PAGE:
SA5: Computer Poker
Sam Ganzfried, Johannes Heinrich, and Kevin Waugh
Poker has been studied academically since the founding of game theory and in fact may have even been the inspiration for the field: the only motivating problem described in John Nash's PhD thesis, which defined and proved existence of the central solution concept, was actually a three-player poker game. Such interest has not waned over time. Last year when a computer program developed at Carnegie Mellon University competed against the strongest human two-player no-limit Texas hold 'em players in the inaugural Brains versus Artificial Intelligence Competition, thousands of poker fans followed with excitement. Earlier that year another monumental breakthrough was attained, as the two-player limit variation of Texas hold 'em (the smallest variant played competitively by humans) was essentially weakly solved (that is, an epsilon-Nash equilibrium was computed for such a small epsilon to be statistically indistinguishable from zero in a human lifetime) by researchers at the University of Alberta. This result was published in Science. Poker, and particularly Texas hold 'em, is tremendously popular for humans, and online poker is a multibillion dollar industry. Computer poker has proved to be one of the most visible applications of research in computational game theory.
Prerequisite knowledge: No prerequisite knowledge is needed.
Sam Ganzfried is an assistant professor in computer science at Florida International University. He received a PhD in computer science from Carnegie Mellon in 2015. He created two-player no-limit Texas hold 'em agent Claudico that competed in the Brains versus Artificial Intelligence Competition against the strongest humans in the world.
Johannes Heinrich is completing his PhD in computer science at University College London, researching reinforcement learning from self-play in imperfect-information games His PhD was supported by DeepMind, where he worked on game-theoretic approaches to reinforcement learning. He developed SmooCT, an MCTS-based agent that won 3 silver medals at the ACPC.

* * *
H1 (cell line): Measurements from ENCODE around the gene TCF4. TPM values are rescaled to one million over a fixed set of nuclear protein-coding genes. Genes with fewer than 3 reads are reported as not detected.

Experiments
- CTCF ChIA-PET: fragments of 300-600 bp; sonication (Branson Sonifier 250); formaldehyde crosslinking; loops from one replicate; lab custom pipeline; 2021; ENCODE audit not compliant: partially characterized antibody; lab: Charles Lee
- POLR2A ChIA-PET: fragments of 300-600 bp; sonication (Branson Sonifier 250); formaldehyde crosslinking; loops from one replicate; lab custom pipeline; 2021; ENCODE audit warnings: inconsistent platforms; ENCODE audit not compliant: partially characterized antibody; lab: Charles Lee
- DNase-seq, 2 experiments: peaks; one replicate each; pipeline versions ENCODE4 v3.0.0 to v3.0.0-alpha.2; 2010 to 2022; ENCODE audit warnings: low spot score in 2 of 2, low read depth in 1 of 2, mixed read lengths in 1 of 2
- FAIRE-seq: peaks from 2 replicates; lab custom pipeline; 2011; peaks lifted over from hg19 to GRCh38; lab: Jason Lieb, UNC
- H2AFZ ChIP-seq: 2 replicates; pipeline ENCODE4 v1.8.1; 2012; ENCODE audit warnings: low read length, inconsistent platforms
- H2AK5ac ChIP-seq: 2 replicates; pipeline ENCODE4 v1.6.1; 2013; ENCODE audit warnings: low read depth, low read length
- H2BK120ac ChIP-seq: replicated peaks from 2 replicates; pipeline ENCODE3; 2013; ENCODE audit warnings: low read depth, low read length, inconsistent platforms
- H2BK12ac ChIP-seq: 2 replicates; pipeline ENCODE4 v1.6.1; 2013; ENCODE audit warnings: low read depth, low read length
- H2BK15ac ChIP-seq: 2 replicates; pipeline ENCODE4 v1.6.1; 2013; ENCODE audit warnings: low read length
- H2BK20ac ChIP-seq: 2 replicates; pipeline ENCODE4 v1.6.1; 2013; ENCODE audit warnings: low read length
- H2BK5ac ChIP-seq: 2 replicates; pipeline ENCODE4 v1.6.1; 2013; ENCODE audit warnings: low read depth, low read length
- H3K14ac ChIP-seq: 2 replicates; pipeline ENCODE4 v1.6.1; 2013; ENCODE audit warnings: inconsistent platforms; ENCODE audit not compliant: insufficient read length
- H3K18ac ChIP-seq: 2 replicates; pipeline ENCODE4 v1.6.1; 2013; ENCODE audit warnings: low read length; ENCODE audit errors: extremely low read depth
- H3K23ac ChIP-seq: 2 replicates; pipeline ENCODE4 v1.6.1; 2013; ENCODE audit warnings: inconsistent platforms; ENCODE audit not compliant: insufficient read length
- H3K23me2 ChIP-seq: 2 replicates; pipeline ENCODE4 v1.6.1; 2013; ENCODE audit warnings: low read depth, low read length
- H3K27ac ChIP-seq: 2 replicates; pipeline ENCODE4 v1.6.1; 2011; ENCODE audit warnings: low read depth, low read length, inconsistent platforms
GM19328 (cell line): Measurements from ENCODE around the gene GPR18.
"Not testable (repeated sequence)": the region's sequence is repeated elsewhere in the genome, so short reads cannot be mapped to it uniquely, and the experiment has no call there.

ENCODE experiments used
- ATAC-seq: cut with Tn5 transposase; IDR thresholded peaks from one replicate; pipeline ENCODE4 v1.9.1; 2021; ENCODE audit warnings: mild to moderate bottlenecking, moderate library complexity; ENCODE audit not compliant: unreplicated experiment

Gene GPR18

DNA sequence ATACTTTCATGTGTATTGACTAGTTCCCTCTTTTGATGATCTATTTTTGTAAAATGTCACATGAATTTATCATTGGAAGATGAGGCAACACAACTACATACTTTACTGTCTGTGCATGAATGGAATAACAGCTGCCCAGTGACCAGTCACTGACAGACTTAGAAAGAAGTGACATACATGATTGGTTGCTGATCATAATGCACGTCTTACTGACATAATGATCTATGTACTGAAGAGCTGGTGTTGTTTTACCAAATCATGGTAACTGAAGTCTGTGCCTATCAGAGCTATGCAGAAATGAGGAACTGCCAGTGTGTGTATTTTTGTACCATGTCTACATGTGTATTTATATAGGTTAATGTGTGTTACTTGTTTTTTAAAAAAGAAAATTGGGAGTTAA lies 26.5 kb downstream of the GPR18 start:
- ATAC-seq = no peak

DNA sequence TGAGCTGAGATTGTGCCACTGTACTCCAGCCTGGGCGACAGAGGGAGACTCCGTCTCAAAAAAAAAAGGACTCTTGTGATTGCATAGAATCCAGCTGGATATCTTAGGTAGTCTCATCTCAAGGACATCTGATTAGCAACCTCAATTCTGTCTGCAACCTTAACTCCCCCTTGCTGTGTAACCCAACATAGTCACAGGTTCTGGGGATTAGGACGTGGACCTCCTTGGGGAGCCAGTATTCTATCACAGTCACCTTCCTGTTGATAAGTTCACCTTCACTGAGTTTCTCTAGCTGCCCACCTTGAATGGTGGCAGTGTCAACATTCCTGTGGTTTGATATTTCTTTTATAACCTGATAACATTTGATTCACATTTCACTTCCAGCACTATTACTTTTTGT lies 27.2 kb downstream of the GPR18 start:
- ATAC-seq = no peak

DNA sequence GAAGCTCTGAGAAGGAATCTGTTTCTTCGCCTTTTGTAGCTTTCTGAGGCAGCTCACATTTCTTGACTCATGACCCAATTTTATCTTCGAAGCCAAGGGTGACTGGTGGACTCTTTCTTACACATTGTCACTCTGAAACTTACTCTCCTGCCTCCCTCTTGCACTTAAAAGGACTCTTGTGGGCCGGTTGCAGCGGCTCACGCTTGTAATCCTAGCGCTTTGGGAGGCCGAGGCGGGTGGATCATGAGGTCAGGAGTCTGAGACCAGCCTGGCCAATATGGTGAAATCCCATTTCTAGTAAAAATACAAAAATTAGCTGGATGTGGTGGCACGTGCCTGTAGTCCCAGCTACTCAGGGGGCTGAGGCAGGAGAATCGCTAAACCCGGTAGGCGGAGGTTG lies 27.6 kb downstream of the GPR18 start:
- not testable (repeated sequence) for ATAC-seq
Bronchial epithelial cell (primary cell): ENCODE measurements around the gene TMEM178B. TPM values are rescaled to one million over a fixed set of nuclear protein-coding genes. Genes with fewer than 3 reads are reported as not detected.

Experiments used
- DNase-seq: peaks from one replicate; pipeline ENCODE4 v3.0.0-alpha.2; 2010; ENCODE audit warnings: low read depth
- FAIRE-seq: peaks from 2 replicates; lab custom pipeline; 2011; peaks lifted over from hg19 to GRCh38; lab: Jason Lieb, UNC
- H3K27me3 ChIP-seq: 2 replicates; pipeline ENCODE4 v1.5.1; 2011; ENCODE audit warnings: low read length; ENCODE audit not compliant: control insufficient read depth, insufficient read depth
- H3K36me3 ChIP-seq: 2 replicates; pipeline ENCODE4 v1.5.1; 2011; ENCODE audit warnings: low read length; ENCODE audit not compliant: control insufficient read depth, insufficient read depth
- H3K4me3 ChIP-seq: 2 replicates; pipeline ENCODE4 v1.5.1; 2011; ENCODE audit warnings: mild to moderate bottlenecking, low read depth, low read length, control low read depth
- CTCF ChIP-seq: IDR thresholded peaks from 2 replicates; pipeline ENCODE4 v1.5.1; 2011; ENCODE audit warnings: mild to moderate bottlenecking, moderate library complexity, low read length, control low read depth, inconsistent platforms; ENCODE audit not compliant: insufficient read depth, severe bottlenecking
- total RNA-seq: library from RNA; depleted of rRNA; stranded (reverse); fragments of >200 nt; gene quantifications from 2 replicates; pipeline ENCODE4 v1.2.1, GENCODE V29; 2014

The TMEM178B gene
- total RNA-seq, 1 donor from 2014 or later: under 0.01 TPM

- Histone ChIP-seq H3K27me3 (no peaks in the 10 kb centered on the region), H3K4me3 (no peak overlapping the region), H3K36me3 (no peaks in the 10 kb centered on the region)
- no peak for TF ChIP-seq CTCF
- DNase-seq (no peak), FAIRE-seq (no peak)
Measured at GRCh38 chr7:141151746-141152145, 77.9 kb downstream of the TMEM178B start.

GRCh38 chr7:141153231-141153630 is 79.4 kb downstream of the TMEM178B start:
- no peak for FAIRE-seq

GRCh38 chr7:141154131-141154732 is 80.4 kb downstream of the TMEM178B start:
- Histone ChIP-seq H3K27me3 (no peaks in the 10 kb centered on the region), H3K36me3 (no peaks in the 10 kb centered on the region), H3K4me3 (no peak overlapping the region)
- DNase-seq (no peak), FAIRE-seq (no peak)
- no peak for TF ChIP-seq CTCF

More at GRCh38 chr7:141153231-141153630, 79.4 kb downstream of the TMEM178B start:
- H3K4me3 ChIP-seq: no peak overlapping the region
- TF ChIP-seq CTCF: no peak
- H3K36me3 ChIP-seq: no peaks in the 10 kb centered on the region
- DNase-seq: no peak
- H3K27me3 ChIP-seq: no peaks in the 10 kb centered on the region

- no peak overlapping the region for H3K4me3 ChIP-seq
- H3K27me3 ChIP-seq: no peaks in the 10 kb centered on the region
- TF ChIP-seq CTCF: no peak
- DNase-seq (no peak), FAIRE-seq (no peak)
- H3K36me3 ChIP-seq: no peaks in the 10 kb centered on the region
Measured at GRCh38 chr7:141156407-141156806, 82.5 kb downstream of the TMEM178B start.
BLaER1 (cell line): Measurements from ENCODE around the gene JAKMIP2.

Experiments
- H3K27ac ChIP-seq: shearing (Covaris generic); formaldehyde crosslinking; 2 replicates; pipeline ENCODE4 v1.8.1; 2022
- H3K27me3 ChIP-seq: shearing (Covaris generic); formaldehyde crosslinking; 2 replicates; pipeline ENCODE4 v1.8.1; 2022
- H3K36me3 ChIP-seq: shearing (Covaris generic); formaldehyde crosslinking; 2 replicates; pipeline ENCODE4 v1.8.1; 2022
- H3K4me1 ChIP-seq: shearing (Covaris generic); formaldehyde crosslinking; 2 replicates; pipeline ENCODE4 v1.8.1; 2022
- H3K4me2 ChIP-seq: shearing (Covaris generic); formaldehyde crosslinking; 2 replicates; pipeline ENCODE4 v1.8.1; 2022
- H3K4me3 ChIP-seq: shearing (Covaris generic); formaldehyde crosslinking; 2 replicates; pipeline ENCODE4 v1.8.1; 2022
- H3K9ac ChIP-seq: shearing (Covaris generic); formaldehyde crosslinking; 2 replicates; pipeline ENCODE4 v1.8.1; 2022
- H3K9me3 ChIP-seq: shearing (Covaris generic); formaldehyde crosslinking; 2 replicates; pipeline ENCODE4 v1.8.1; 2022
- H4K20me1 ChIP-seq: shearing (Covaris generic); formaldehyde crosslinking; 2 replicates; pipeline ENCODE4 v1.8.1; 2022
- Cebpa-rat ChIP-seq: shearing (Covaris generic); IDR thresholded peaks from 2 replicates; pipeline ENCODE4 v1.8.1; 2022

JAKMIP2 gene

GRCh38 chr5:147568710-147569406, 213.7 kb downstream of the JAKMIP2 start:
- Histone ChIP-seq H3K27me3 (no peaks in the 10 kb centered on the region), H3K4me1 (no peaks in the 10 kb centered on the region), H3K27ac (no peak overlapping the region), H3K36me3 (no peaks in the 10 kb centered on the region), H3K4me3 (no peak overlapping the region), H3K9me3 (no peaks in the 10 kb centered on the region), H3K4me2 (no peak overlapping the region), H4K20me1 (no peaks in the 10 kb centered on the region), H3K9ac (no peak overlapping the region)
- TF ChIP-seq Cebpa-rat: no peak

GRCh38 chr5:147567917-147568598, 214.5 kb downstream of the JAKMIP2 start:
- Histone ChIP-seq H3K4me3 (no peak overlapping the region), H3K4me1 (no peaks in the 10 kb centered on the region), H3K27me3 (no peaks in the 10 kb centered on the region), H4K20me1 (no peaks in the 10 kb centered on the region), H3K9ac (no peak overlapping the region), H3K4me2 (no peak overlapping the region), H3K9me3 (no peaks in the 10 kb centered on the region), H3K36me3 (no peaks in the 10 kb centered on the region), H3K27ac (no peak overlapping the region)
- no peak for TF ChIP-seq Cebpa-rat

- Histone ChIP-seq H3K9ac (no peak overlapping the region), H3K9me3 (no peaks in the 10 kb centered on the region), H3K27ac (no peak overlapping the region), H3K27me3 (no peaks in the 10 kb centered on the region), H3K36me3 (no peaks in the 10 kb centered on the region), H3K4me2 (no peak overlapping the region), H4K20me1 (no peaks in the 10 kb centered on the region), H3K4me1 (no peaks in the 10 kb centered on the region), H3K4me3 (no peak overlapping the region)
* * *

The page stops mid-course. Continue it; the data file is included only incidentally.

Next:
Kevin Waugh is a research scientist at Facebook. He has been involved with the computer poker competition since 2008, competing while obtaining his MSc at University of Alberta under Michael Bowling. Subsequently, he studied under Drew Bagnell at Carnegie Mellon University. He has chaired the competition since 2014.
SP1: Recent Advances in Distributed Machine Learning
Tie-Yan Liu, Wei Chen, and Taifeng Wang
In recent years, artificial intelligence has demonstrated its power in many important applications. Besides the novel machine learning algorithms (for example, deep neural networks), their distributed implementations play a very critical role in these successes. In this tutorial, we will first review popular machine learning models and their corresponding optimization techniques. Second, we will introduce different ways of parallelizing machine learning algorithms, that is, data parallelism, model parallelism, synchronous parallelism, asynchronous parallelism, and so on, and discuss their theoretical properties, advantages, and limitations. Third, we will discuss some recent research works that try to overcome the limitations of standard parallelization mechanisms, including advanced asynchronous parallelism and new communication and aggregation methods. Finally, we will introduce how to leverage popular distributed machine learning platforms, such as Spark MlLib, DMTK, Tensorflow, to parallelize a given machine learning algorithm, in order to give the audience some practical guidelines on this topic.
Prerequisite knowledge: This tutorial is accessible to both academic researchers and industrial practitioners, especially for those who are working on/around deep learning and/or large-scale machine learning. Only very preliminary knowledge to machine learning, deep learning, and optimization are required.
Tie-Yan Liu is a principal researcher of Microsoft Research Asia, an adjunct professor of Carnegie Mellon University, and an honorary professor of Nottingham University. His research interests include machine learning, information retrieval, algorithmic game theory, and others. He is a senior member of the IEEE and the ACM.
Wei Chen is a researcher in Machine Learning Group, Microsoft Research Asia. She is interested in distributed machine learning, deep learning theory, etc. She has published tens of papers at AAAI, NIPS, IJCAI, and other conferences. She obtained her PhD in mathematics from the Chinese Academy of Sciences in 2011.